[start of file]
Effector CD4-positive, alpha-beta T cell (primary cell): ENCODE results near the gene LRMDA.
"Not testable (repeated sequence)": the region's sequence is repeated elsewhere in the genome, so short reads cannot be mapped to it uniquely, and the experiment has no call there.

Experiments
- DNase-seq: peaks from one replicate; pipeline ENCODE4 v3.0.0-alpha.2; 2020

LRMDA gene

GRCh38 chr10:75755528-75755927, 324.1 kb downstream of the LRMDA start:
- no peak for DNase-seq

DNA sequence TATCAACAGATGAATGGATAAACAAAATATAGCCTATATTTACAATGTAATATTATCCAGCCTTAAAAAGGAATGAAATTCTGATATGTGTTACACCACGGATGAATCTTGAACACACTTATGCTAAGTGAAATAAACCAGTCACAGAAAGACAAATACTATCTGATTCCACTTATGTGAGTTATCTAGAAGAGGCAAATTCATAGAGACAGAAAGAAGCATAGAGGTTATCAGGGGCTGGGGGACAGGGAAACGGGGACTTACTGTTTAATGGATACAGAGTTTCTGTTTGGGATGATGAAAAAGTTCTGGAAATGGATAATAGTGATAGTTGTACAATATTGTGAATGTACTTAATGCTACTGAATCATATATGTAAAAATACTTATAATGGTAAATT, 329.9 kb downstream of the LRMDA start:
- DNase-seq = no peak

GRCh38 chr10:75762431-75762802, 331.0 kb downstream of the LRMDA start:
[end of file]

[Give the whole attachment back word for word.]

Effector CD4-positive, alpha-beta T cell (primary cell): ENCODE results near the gene LRMDA.
"Not testable (repeated sequence)": the region's sequence is repeated elsewhere in the genome, so short reads cannot be mapped to it uniquely, and the experiment has no call there.

Experiments
- DNase-seq: peaks from one replicate; pipeline ENCODE4 v3.0.0-alpha.2; 2020

LRMDA gene

GRCh38 chr10:75755528-75755927, 324.1 kb downstream of the LRMDA start:
- no peak for DNase-seq

DNA sequence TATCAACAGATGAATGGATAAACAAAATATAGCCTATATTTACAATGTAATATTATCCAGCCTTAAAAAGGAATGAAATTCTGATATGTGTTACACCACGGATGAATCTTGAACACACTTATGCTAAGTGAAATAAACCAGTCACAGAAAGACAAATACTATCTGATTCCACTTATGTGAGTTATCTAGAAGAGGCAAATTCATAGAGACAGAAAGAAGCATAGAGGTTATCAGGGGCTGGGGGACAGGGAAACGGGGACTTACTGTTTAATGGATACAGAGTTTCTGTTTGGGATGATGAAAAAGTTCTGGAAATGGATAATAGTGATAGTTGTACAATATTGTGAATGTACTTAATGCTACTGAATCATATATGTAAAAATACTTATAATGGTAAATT, 329.9 kb downstream of the LRMDA start:
- DNase-seq = no peak

GRCh38 chr10:75762431-75762802, 331.0 kb downstream of the LRMDA start: